Writing this book has taught me so much about myself. It took off into something I never anticipated when the idea first came. As my character went through a journey of self-discovery, she forced me to acknowledge and debate topics I may not have otherwise given voice to.  Family, religion, love- the fundamentals of life. It’s drastically changed and improved who I’ve become, even sparking me to change my name to an otherwise lost family name after my divorce.

The story first sparked sitting in the Auditorium one afternoon in high school. I knew right then it was something way more than a 16 year old could handle, so I decided to set it to the back of my mind and try to concentrate on things like college and work on the life experiences needed to write Daughter.

I honestly don’t know how I made it through Bel-Rea. Lira’s story would not stay hidden, which is the under theme of the whole series. I was always completely set on listening to my lectures and doing the required work, but when you have these vibrant scenes and lives and stories screaming at you to write it down, you have to obey. With all the current syndromes people seem so quick to be diagnosing in others today, I am completely shocked no one has come up with Writer’s Schizophrenia, with a temporary occurance of Writer’s Split Personality Syndrome. There’s days when you are just miserable and ansty all through work until you can run home and write your character out of their current emotional trouble, thereby releasing yourself from the emotional overhaul of their emotions. But I wouldn’t ever want that to stop.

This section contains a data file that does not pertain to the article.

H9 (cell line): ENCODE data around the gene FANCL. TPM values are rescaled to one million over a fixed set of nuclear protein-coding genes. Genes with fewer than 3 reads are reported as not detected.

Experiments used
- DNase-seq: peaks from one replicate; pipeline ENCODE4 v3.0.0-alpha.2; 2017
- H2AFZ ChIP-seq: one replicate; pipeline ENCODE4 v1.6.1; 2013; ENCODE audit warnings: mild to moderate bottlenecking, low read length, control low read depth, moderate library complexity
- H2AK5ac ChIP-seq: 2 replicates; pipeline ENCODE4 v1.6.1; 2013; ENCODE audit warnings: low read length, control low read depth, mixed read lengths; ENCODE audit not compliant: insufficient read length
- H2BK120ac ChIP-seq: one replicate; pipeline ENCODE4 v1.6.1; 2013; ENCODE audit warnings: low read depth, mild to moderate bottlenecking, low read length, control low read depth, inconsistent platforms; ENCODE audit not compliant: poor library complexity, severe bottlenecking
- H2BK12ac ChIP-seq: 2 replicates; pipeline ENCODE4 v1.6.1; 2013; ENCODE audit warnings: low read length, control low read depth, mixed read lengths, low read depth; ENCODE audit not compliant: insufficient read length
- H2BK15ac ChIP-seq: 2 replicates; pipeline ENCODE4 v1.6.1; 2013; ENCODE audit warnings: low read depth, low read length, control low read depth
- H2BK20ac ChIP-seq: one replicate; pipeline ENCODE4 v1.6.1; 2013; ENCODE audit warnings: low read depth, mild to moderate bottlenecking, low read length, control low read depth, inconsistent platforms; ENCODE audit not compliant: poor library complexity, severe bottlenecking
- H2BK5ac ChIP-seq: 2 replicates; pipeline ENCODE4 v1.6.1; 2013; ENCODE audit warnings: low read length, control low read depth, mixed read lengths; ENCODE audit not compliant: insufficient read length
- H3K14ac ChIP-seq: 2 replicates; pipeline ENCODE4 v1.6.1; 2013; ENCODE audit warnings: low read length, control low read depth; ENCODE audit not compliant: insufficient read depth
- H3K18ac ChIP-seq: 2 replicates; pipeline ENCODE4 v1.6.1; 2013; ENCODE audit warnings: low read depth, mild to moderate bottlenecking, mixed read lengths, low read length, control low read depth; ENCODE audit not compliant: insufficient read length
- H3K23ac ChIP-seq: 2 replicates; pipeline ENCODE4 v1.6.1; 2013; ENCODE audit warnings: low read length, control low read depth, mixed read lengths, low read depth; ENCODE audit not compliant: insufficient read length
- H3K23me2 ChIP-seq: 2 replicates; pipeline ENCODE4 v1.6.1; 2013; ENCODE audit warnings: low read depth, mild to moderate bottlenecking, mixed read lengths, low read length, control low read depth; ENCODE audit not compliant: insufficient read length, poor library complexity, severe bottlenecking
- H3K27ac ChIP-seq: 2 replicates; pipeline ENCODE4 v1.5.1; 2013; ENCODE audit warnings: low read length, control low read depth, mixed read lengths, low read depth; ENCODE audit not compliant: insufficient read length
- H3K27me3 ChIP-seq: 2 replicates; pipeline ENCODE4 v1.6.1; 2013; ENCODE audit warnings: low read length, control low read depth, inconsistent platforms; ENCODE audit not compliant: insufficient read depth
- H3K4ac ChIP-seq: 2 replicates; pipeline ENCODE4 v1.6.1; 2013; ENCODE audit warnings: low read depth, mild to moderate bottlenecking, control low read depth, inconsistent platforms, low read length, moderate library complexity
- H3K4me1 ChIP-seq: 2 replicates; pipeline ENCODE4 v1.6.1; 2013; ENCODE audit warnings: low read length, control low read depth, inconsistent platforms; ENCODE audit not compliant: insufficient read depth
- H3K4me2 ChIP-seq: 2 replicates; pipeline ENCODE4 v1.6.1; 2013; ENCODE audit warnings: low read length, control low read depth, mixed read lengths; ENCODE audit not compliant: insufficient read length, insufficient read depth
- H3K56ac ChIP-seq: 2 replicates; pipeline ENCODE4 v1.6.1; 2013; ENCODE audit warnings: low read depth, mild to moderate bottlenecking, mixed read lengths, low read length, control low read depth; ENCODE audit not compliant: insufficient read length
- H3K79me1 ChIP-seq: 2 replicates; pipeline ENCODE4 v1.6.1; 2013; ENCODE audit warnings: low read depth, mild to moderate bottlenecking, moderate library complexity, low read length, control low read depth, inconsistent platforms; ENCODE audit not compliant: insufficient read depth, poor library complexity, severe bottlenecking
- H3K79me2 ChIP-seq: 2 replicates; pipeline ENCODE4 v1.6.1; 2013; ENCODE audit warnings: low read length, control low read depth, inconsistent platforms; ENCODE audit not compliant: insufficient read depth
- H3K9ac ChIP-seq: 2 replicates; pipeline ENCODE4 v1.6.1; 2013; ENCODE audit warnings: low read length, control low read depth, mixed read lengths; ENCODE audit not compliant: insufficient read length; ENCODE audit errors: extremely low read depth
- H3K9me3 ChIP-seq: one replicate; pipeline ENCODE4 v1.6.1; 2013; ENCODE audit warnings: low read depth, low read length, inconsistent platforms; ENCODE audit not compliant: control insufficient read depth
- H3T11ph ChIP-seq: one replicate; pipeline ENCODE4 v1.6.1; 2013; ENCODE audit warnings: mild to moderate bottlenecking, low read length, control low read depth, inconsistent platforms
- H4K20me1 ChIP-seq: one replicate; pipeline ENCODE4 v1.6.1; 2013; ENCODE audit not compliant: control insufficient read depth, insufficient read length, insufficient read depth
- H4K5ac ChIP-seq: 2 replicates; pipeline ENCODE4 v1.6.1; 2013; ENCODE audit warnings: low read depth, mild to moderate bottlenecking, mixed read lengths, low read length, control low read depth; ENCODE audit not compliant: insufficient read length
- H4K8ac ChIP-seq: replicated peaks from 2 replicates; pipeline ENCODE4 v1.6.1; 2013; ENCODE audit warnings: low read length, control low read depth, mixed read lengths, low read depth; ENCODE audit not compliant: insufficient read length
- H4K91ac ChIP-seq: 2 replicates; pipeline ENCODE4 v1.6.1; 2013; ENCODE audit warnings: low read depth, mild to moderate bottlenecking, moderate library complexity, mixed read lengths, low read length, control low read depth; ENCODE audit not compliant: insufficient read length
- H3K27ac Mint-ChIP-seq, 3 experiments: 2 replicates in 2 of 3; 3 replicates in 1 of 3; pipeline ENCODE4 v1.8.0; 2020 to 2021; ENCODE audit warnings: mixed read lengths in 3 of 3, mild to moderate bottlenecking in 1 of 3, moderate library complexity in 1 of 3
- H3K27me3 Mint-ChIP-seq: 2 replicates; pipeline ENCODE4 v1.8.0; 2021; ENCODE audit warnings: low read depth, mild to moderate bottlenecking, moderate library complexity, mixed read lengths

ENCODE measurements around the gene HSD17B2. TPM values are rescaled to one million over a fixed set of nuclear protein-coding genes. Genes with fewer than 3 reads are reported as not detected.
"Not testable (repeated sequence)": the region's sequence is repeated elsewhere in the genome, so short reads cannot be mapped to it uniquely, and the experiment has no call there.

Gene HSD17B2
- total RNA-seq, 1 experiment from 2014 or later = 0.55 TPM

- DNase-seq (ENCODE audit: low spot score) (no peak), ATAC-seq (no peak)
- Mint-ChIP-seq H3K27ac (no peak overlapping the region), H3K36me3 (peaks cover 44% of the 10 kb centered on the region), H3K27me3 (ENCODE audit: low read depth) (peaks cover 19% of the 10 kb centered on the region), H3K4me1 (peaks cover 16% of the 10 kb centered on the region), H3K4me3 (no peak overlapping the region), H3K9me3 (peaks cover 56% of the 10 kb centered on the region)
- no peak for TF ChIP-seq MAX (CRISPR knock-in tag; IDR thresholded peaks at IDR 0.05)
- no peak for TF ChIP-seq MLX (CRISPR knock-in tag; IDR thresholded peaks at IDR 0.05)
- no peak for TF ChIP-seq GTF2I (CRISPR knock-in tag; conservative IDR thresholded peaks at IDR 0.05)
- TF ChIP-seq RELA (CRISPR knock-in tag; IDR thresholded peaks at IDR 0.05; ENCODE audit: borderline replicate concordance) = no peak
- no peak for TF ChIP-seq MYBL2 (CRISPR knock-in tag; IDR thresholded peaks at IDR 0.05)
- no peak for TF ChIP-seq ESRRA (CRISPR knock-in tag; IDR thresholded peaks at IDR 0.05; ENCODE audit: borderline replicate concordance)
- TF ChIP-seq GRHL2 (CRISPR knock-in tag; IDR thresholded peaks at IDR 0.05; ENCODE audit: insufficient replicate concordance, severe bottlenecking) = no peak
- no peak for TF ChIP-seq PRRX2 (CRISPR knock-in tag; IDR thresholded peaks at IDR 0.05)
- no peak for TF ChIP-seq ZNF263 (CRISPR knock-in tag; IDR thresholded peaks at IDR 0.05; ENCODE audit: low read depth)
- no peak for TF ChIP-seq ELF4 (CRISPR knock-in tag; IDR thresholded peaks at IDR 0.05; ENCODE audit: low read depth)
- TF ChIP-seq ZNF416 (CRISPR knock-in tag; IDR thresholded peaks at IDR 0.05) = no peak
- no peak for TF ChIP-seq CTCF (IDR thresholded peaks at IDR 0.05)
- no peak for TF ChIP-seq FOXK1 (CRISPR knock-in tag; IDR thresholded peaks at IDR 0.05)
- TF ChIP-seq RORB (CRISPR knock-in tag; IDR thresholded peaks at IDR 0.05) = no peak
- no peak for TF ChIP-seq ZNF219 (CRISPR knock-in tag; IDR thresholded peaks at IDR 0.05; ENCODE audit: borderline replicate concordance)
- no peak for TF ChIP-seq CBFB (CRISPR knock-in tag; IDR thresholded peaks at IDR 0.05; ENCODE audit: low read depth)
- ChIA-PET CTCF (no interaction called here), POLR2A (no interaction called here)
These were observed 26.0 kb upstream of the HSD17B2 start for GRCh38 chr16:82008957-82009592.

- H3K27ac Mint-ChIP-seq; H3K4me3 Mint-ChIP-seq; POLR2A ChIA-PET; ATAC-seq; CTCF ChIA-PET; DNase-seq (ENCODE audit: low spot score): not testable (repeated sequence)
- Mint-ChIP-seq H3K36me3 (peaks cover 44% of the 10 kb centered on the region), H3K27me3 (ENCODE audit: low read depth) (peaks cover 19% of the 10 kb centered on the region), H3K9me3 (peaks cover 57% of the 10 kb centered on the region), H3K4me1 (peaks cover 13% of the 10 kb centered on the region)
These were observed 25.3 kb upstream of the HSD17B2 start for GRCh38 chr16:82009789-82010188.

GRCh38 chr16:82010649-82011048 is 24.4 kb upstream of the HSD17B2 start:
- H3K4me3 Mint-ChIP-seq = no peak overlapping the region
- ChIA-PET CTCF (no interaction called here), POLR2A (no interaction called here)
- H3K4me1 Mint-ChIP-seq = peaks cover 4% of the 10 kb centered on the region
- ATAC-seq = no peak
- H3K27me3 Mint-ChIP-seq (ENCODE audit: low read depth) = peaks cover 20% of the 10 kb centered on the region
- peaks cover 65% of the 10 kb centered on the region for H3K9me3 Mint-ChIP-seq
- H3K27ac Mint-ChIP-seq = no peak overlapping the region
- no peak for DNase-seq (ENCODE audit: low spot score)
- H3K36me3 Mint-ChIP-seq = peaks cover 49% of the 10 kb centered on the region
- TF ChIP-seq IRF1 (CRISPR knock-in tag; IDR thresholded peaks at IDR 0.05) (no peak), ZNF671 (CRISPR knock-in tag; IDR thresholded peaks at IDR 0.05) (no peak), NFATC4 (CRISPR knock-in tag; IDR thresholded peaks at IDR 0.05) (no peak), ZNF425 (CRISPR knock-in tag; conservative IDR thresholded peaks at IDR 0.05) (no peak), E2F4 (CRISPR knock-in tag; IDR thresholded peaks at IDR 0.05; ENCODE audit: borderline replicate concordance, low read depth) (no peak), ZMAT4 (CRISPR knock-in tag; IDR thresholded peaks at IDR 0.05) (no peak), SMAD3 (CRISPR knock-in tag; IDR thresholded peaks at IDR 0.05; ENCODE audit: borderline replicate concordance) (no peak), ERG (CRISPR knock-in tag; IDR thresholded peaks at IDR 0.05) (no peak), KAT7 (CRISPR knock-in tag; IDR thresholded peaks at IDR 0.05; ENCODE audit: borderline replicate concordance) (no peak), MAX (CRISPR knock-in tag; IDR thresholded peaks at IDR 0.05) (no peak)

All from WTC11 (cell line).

L. Nahay's Blog